his duty. I surrender my authority to the Provisional President of the
    Republic of Cuba and with it I surrender to him the right to address the
    people of Cuba…-”
    Promises … promises … promises …

  13. CAN WE ALL SPELL E X T O R T I O N!
    Extortion, outwresting, and/or exaction is a criminal offense which occurs when a person unlawfully obtains either money, property or services from a person(s), entity, or institution, through coercion.

    THE CANADIAN STAR: Canadian teen stuck in Cuba hits another roadblock-Jayme Poisson-August 3, 2010

    The Canadian teen who has been stuck in Cuba for three months hit another roadblock Monday after learning there are still restrictions on his passport that bar him from leaving the country.
    Cody LeCompte, a 19-year-old from Norfolk County, tried to book his trip home to Canada on Monday after Cuban officials told him last week that he could go home.

    But when a travel agent tried to purchase the ticket, the LeCompte family was told they still had many bureaucratic obstacles to overcome.

    “Cody is absolutely devastated,” Danette LeCompte said from Santa Lucia, where she has been trying to secure her son’s release. “He was so looking forward to going home.”

    Prohibited from leaving the country since getting into a car accident in April, Cuban police let LeCompte’s family post bail last week on the condition he return for a trial.

    The family obliged, and paid the 2,000 Cuban pesos ($100 Canadian). LeCompte’s uncle, Gary Parmenter, was told by an official at the Canadian embassy in Havana Monday morning the prosecution had signed off on the agreement and that Cuba’s immigration department just needed to lift a ban on his passport, which was expected to have been done.

    But later in the afternoon, when LeCompte tried to book his trip with a travel agent in Canada, the teen learned he still wasn’t free to go. Parmenter said a Cuban lawyer explained that in addition to the bail conditions being approved, a document clearing the passport also needs to be signed by Cuba’s foreign affairs department.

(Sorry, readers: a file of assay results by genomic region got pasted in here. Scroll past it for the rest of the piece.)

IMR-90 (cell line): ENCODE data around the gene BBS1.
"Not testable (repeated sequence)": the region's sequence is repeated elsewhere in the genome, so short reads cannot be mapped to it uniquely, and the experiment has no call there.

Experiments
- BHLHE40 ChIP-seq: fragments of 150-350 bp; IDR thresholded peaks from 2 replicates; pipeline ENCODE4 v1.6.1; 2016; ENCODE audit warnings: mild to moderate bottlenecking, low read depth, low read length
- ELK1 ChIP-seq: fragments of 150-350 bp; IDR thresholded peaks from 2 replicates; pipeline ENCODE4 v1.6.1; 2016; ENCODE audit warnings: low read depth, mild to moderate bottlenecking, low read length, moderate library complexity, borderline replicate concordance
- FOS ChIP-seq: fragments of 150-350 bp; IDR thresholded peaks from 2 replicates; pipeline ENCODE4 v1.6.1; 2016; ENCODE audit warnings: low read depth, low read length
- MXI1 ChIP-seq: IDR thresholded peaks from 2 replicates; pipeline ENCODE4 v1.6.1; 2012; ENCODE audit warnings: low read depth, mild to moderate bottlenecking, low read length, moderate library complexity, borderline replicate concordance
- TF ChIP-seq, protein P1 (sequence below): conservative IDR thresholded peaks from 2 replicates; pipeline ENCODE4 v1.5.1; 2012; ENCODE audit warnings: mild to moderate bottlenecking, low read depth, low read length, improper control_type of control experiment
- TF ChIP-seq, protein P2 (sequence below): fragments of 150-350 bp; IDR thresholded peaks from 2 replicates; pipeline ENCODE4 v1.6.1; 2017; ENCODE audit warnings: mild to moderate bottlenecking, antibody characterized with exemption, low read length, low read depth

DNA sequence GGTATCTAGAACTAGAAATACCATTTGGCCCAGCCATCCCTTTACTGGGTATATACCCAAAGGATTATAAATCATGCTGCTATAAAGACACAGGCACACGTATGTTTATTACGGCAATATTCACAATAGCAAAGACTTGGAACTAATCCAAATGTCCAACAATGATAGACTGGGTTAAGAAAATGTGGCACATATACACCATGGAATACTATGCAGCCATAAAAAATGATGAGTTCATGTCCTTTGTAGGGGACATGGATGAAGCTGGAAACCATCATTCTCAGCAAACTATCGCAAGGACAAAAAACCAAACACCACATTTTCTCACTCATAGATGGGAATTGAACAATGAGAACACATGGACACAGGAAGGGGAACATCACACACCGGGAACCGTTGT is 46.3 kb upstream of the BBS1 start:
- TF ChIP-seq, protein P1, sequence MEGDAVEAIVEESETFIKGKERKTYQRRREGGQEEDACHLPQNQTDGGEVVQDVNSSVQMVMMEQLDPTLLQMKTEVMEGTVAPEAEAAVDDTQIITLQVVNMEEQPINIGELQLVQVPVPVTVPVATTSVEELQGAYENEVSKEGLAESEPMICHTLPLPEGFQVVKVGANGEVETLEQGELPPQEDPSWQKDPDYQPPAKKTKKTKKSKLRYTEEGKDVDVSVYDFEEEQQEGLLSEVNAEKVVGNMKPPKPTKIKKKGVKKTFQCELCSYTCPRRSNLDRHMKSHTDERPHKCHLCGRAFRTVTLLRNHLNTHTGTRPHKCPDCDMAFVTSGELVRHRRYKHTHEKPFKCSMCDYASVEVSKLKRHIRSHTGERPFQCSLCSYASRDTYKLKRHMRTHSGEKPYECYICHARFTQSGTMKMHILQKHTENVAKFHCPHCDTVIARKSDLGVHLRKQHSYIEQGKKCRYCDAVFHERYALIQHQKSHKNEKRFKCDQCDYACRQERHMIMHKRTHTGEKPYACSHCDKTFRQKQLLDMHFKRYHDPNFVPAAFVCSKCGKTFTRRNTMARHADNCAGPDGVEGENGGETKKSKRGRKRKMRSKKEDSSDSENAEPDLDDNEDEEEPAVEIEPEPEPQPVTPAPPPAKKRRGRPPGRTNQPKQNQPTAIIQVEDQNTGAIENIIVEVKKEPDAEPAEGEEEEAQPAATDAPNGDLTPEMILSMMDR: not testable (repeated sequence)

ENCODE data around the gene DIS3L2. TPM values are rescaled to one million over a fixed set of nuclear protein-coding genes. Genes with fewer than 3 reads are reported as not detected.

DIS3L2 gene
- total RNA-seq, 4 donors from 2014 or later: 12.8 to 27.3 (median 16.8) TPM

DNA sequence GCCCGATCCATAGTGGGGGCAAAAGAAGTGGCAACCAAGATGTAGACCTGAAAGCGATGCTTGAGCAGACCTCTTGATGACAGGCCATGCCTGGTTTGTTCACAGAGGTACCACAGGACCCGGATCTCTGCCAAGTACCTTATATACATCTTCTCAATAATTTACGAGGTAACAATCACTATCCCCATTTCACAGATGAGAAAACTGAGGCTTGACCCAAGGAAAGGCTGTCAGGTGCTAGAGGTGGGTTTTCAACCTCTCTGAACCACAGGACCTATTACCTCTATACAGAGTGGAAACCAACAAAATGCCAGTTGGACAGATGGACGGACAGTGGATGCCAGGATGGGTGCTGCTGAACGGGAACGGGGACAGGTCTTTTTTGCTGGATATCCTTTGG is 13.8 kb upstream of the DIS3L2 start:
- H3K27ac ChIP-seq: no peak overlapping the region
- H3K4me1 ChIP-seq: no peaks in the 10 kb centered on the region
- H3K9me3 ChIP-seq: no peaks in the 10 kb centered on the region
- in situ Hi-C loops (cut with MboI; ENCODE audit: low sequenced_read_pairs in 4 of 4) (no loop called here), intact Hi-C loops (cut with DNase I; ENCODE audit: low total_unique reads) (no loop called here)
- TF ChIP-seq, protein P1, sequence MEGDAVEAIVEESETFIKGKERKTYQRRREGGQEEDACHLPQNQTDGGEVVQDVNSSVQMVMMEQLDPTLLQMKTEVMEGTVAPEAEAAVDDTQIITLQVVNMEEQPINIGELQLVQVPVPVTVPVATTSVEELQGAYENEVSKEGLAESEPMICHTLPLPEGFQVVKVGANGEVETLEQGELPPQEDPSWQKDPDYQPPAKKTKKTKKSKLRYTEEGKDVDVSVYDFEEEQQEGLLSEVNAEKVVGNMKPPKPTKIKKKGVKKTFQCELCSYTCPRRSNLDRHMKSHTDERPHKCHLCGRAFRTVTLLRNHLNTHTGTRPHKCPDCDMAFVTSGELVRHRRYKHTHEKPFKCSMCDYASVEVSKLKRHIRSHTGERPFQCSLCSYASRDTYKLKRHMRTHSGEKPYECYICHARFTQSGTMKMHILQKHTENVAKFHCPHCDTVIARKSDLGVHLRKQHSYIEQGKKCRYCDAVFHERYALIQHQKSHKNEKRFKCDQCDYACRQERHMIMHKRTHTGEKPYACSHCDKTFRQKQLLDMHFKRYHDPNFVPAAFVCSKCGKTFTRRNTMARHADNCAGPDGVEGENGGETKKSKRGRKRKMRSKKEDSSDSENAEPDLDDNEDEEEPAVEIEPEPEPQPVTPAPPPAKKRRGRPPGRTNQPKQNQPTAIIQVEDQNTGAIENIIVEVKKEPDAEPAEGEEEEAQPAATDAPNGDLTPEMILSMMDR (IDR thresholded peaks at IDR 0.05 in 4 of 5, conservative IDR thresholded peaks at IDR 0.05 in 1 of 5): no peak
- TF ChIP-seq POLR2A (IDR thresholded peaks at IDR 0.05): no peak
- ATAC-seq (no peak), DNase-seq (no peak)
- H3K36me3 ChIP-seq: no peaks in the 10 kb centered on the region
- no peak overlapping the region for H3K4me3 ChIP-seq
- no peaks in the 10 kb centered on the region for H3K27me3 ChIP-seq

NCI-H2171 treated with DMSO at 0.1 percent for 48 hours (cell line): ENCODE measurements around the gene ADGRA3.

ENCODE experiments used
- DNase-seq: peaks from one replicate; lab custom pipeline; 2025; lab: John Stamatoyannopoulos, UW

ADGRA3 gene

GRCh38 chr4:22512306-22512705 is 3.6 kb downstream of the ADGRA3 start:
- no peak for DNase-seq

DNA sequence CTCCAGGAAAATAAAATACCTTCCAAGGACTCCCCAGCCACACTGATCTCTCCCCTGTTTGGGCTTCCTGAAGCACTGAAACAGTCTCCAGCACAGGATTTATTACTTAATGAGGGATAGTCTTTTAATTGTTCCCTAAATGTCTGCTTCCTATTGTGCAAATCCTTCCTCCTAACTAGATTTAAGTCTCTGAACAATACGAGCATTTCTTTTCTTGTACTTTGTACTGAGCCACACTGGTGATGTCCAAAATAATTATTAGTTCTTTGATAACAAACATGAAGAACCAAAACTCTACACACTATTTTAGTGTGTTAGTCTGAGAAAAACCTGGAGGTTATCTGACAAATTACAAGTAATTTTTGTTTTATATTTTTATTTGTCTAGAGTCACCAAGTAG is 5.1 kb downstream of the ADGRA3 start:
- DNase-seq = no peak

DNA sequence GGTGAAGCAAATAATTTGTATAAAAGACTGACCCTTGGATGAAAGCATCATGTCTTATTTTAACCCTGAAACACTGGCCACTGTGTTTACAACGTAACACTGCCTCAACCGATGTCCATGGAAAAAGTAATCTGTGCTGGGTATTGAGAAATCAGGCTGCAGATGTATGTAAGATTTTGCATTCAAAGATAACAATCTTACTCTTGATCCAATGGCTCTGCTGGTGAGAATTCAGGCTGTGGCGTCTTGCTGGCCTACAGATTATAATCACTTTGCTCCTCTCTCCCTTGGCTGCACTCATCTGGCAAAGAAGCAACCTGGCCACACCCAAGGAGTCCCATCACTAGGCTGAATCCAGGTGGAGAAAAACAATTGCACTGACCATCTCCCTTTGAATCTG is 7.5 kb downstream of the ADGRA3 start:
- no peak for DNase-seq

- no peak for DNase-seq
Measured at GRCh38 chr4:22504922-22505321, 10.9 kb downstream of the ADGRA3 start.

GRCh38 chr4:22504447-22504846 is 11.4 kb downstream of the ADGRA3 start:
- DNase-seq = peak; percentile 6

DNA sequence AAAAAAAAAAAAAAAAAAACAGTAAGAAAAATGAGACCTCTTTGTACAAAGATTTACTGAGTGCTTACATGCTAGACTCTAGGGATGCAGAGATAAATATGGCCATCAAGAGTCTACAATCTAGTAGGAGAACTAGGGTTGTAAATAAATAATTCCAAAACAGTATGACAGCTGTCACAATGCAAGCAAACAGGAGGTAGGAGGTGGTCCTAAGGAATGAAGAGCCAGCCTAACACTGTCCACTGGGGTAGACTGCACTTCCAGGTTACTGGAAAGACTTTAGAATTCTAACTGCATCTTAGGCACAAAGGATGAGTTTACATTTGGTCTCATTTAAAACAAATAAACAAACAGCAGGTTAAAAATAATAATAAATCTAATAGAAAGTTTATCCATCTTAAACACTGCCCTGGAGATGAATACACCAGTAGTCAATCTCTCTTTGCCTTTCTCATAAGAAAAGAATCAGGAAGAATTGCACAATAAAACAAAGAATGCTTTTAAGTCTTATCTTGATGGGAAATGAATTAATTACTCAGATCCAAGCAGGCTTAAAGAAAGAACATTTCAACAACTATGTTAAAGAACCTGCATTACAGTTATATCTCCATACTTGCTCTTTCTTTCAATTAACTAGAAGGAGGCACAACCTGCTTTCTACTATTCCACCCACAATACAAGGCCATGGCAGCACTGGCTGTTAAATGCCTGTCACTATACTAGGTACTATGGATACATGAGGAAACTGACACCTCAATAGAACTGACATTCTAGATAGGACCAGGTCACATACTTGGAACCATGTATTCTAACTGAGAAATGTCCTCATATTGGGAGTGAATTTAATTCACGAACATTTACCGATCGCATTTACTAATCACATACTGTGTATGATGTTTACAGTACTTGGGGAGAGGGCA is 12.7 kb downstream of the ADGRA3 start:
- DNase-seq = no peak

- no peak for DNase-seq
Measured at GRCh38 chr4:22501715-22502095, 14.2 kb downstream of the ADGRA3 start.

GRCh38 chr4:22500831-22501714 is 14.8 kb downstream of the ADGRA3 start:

After that happens, the Cuban immigration department must conduct a review and sign off, Parmenter said, adding there is no assurance that will happen.

    “We’ve gone through a roller coster ride for three months,” Danette LeCompte said. “It’s just another delay on top of everything we’ve been through.”

    It’s unclear how long it will take for the approvals to come through, she said, adding “the problem with Cuba is that you don’t get timelines for anything.”

    The ordeal began April 29 when the rental car LeCompte was driving was side-swiped by a pickup truck. The accident sent him, his mother, his uncle and his uncle’s Cuban fiancé to hospital. All have recovered from their injuries.

    All accidents resulting in death or injury in Cuba are treated as possible crimes and LeCompte was ordered to remain in the country until the case was resolved.

    The family says the situation has cost them $30,000.

    Last week, Peter Kent, junior foreign affairs minister, expressed concern that the investigation was taking too long. He said “the delay faced by Canadians awaiting resolution of such cases could affect fellow Canadians’ choice of Cuba as a tourist destination.”

    According to the Department of Foreign Affairs, 108 Canadians have been arrested or detained in Cuba since 2006; about 10 per cent of the cases are vehicle-related.

    About one million Canadians visited Cuba last year.

    Although LeCompte expects to eventually leave Cuba, he will have to return for his trial, which will determine if he faces any charges. If found guilty, LeCompte has been told he could face time in a Cuban prison.

    With files from The Canadian Press

    http://www.thestar.com/news/gta/transportation/article/843136–canadian-teen-stuck-in-cuba-hits-another-roadblock?bn=1